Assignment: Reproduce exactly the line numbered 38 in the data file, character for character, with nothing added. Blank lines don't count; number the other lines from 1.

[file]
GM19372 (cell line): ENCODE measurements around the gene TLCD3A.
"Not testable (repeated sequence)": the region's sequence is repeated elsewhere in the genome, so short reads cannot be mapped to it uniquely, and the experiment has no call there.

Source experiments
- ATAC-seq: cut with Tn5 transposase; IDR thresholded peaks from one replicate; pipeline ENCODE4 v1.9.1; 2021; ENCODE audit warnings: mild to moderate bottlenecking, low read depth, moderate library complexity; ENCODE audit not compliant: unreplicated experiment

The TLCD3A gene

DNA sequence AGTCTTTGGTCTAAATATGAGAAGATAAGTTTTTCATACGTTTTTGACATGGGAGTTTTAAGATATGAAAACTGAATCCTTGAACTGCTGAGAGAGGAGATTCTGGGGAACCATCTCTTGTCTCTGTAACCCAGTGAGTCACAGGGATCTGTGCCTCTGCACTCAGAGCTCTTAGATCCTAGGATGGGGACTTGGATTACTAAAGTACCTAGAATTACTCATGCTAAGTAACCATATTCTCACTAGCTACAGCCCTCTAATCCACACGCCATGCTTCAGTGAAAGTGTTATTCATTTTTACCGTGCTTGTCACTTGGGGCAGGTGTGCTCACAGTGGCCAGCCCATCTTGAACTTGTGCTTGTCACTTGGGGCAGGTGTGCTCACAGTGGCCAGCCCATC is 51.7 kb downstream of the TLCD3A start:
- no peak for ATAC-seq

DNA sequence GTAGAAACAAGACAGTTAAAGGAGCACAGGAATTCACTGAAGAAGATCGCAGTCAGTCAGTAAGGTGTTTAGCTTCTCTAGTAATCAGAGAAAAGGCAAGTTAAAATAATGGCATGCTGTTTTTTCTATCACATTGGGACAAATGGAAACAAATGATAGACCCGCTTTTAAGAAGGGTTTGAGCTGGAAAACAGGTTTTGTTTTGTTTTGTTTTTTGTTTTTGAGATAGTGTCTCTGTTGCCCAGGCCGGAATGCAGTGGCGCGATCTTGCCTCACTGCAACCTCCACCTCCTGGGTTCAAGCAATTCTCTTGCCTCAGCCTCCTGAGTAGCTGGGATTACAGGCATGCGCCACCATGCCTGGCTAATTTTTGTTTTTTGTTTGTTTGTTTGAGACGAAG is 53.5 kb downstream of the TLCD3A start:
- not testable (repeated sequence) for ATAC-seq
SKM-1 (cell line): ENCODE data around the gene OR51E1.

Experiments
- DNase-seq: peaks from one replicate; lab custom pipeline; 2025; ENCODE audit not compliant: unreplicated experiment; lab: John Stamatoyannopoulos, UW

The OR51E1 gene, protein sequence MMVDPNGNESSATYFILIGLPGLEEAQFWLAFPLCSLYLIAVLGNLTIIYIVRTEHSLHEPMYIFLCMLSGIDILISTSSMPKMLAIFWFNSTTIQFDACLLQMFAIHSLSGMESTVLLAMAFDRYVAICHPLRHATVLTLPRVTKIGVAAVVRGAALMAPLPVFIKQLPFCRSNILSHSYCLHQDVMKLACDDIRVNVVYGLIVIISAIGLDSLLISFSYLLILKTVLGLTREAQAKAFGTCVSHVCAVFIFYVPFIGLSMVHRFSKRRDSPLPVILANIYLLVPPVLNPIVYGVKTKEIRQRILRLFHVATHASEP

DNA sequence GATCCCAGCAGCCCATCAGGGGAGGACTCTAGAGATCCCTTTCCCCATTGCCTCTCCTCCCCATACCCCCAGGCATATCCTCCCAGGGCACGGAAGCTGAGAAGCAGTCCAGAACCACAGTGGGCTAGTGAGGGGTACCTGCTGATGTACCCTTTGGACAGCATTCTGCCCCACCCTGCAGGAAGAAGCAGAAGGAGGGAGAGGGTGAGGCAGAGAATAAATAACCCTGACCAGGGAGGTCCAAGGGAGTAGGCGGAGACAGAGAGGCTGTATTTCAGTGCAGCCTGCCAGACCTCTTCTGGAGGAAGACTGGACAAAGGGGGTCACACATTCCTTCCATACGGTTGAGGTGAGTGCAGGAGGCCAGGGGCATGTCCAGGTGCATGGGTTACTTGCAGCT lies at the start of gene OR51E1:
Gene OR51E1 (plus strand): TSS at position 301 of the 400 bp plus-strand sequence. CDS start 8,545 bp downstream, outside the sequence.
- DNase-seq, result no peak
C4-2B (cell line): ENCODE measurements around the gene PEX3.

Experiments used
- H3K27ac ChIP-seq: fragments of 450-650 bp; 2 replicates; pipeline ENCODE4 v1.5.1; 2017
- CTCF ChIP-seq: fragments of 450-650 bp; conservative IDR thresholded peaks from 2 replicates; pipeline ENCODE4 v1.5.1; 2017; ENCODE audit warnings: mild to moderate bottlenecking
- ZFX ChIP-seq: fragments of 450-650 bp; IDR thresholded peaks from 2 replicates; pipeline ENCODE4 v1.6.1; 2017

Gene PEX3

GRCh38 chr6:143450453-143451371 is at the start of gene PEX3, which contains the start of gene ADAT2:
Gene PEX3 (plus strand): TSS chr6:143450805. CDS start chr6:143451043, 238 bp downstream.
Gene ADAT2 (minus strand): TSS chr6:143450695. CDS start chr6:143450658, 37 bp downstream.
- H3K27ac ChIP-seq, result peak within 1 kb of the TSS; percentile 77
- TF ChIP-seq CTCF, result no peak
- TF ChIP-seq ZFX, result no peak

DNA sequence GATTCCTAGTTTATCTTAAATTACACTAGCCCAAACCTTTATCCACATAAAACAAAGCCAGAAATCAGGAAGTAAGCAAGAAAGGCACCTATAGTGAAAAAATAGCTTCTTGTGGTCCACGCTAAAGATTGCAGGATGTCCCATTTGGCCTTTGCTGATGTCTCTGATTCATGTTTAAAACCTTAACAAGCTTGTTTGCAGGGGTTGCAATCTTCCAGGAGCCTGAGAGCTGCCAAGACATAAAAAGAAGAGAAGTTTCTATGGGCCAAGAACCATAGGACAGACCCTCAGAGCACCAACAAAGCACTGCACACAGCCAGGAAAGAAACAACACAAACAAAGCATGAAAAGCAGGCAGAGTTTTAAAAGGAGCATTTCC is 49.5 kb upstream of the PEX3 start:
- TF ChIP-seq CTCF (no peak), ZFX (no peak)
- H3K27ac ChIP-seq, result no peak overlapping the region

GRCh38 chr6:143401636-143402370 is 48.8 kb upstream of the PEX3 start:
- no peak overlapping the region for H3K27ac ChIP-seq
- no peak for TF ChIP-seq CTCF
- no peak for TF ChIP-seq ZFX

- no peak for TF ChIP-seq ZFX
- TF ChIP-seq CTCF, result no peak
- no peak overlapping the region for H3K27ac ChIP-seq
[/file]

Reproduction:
- no peak overlapping the region for H3K27ac ChIP-seq